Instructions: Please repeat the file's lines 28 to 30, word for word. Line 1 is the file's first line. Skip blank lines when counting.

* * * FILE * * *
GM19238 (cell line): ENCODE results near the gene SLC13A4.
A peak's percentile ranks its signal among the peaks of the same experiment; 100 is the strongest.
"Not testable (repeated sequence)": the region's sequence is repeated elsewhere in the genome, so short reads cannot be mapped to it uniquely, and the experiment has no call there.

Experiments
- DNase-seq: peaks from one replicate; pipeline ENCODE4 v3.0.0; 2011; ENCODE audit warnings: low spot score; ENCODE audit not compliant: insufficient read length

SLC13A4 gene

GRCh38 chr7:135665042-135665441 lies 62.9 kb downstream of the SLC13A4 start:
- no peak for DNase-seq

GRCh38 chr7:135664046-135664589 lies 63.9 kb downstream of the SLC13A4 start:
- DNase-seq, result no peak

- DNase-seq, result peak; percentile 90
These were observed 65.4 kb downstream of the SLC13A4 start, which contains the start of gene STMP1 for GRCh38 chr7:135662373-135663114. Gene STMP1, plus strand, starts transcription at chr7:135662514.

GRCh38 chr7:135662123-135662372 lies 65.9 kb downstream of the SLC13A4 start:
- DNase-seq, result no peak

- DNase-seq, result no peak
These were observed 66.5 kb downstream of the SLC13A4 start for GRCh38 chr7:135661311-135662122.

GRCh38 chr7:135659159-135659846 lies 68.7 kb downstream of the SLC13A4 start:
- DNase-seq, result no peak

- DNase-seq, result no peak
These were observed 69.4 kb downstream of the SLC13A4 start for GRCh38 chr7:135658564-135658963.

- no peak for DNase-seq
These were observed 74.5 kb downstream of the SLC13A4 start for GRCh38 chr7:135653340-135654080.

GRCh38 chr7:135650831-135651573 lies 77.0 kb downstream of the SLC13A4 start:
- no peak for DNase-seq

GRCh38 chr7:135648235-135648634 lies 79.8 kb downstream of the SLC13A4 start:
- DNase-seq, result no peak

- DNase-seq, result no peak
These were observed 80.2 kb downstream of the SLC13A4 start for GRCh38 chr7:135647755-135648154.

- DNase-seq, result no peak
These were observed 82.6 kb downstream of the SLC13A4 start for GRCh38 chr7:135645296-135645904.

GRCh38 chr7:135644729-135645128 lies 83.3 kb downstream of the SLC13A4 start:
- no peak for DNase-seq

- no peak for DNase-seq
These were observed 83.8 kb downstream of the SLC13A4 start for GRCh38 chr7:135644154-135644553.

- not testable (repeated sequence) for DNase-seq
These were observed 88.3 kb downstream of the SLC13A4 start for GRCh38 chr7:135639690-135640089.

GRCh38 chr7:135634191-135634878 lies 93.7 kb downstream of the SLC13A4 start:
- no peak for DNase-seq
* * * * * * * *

These were observed 80.2 kb downstream of the SLC13A4 start for GRCh38 chr7:135647755-135648154.

- DNase-seq, result no peak
These were observed 82.6 kb downstream of the SLC13A4 start for GRCh38 chr7:135645296-135645904.